This time around Carrie (Parker) is going into the terrible twos with her husband Mr. Big (Noth). He wants to sit on the couch and watch TV, she's desperate for nights out on the town and escaping the boring married couple curse.
Samantha (Cattrall) is trying to go through menopause with as much dignity as she can muster while trying to see if she's still got it (she seduces stud Noah Mills using her amazing one liners).
Miranda (Nixon) comes to realize that work might just not be all there is to life while Charlotte (Davis) begins to sink under the pressures of motherhood.
Just as the women are about to be trampled under the harshness of reality, an opportunity comes up for them to escape when Samantha invites them to come with her to Abu Dhabi, all expenses paid.
Once in the Middle East we follow their adventures which rage from enigmatic trips to little markets, camel rides, karaoke singing, running into old flames (Corbett's Aidan for Carrie this time) and also the realization that rules and traditions are practically impossible to understand looking from the outside in.
To enjoy this movie fully one must understand that it's not meant to be taken as a factual "this is how things are" deal. Sex and the City 2 is a delightful throwback to the films audiences flocked to during the Great Depression and WWII.
Escapist fare overflowing glamour, sparkle and the kind of excess people only could look up to. In the style of Greta Garbo, the women are dressed head to toe in exquisite clothes (courtesy of genius costume designer Patricia Field).
Like Bob Hope and Bing Crosby in Road to Morocco they take on the exotic locale with the selfish anxiety Americans tend to show in foreign places.
And just like Dorothy in The Wizard of Oz they're also completely conscious that this is a land of dreams that soon will prove it has its dark sides as well. It's no coincidence that Carrie utters delighted "Toto I have a feeling we're not in Kansas anymore" the minute they walk into the luxurious Middle Eastern hotel.
Just like no one chided Dorothy for taking advantage of what she could in Oz, these women deal with the place in the only way they know how. In order to fulfill the roles they created in the original TV series and first movie, sometimes the filmmakers recur to efficient techniques that help encompass who these characters are using the smallest details.
Therefore we have Samantha regain her mojo through a Shisha, Charlotte give in to her insecurities by becoming attached to her iPhone and Miranda manifest her inner control freak through schedules and the strategic use of Arabic words.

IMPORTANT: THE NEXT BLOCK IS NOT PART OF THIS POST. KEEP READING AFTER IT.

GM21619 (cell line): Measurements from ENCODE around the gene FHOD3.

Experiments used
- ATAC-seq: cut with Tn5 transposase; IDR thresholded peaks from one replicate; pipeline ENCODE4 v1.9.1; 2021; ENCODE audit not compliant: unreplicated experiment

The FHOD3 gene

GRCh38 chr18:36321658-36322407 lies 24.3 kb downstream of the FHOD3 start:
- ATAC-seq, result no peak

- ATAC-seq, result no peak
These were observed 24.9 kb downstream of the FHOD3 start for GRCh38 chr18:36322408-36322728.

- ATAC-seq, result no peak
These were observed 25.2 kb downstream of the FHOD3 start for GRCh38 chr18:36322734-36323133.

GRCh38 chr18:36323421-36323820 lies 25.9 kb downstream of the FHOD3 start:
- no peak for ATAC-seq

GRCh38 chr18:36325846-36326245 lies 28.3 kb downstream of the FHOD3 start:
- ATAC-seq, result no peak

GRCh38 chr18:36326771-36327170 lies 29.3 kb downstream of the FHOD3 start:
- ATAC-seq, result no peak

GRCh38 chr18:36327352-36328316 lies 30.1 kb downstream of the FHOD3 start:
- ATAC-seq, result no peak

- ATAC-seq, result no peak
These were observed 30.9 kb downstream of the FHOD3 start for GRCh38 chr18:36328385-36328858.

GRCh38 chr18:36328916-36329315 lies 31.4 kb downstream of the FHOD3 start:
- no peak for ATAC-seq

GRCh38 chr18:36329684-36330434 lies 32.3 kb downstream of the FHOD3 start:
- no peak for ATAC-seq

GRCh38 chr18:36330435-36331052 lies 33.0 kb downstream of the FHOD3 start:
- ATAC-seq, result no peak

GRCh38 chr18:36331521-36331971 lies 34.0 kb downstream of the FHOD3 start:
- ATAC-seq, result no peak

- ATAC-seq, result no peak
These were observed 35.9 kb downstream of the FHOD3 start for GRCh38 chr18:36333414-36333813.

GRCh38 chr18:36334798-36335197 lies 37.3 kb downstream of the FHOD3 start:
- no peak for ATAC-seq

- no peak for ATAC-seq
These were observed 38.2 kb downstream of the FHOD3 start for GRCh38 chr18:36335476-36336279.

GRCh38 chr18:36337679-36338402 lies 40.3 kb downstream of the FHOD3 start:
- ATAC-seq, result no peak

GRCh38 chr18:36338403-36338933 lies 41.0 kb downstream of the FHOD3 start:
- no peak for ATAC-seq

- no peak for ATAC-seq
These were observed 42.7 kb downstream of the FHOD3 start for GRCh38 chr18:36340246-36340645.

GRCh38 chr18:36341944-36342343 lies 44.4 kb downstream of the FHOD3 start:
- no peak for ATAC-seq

Anyone who's followed these women for a long time will notice that they do change in vacation, "you're fun in Abu Dhabi" says one of them with gleeful surprise.
But at their core they remain the same women we've known for ages, in this case it's just the structure that changes.
Michael Patrick King cleverly turns his entire film into a 1930's spectacle, in a way Sex and the City 2 follows the course of the cinema made during those years.
The movie begins with the delightful excess of a Busby Berkeley musical. There's a wedding at the beginning with such campy charm and outlandish attention to detail that you can't help but fall for its innocent belief in romance a la Top Hat.
After this, the film enters into the shaky terrain of Leo McCarey and Frank Capra romantic comedies, you know films like It Happened One Night where romance actually dealt with emotions while being outrageously entertaining. It's no wonder that some of the women's further hijinx involve moments straight out of slapstick classics.
Then when the film explores the nature of fantastic travel (like in the mentioned Morocco and Oz) it does so with a selfconscious, almost forced sense of escapism. Without disregarding reality the women know that despite their privileged status they want to get away from "reality".
Therefore Samantha has no trouble expressing how because of the bad economy they "need to go somewhere rich".
To expect these women to ignore their wealth and the opportunity they have to indulge themselves in luxury would be to condemn reality, for isn't this exactly what the upper classes have done throughout history?
It's fortunate for the Sex girls that now they're less Marie Antoinette and fit more with the celebrity worship our generation has come to obsess with, if not this movie could be perceived by some as being a tacky exercise in excess.
Fortunately by movie's end, King concentrates a bit more on the melancholic feeling brought by more serious filmic works like those of Preston Sturges and William Wyler, which means that when the credits roll, the women, especially Carrie, have gone from Arabic princesses to bruised women learning what they really want out of life.
King's intentions don't always work and some of his most clever ideas are drowned in execution (the whole analogy of the women learning about tradition and rules by going to a different cultural landscape is fascinating, the execution lacks a bit more politics) yet for all its flaws in the end Sex and the City 2 can't help but take aim at our hearts by adequately reminding us that when all is said and done there is no place like home.